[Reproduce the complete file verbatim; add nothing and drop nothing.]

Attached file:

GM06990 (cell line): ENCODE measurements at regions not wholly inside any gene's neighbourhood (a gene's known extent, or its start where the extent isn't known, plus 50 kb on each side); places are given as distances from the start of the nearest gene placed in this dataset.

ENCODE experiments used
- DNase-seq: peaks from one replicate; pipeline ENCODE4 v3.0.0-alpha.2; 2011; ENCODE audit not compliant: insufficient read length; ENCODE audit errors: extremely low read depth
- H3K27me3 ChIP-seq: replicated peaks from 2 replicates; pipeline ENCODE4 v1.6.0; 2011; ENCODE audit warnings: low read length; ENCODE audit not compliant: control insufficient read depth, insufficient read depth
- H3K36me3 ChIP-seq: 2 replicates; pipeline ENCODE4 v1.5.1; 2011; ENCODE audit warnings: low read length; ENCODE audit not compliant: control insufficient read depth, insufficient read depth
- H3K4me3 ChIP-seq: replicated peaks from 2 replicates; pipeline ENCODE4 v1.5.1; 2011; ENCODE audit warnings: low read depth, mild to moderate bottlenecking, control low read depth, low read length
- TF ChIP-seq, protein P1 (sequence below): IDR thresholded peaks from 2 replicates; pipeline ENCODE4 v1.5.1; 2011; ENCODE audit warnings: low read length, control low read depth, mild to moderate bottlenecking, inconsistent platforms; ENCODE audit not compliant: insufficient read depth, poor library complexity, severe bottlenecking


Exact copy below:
GM06990 (cell line): ENCODE measurements at regions not wholly inside any gene's neighbourhood (a gene's known extent, or its start where the extent isn't known, plus 50 kb on each side); places are given as distances from the start of the nearest gene placed in this dataset.

ENCODE experiments used
- DNase-seq: peaks from one replicate; pipeline ENCODE4 v3.0.0-alpha.2; 2011; ENCODE audit not compliant: insufficient read length; ENCODE audit errors: extremely low read depth
- H3K27me3 ChIP-seq: replicated peaks from 2 replicates; pipeline ENCODE4 v1.6.0; 2011; ENCODE audit warnings: low read length; ENCODE audit not compliant: control insufficient read depth, insufficient read depth
- H3K36me3 ChIP-seq: 2 replicates; pipeline ENCODE4 v1.5.1; 2011; ENCODE audit warnings: low read length; ENCODE audit not compliant: control insufficient read depth, insufficient read depth
- H3K4me3 ChIP-seq: replicated peaks from 2 replicates; pipeline ENCODE4 v1.5.1; 2011; ENCODE audit warnings: low read depth, mild to moderate bottlenecking, control low read depth, low read length
- TF ChIP-seq, protein P1 (sequence below): IDR thresholded peaks from 2 replicates; pipeline ENCODE4 v1.5.1; 2011; ENCODE audit warnings: low read length, control low read depth, mild to moderate bottlenecking, inconsistent platforms; ENCODE audit not compliant: insufficient read depth, poor library complexity, severe bottlenecking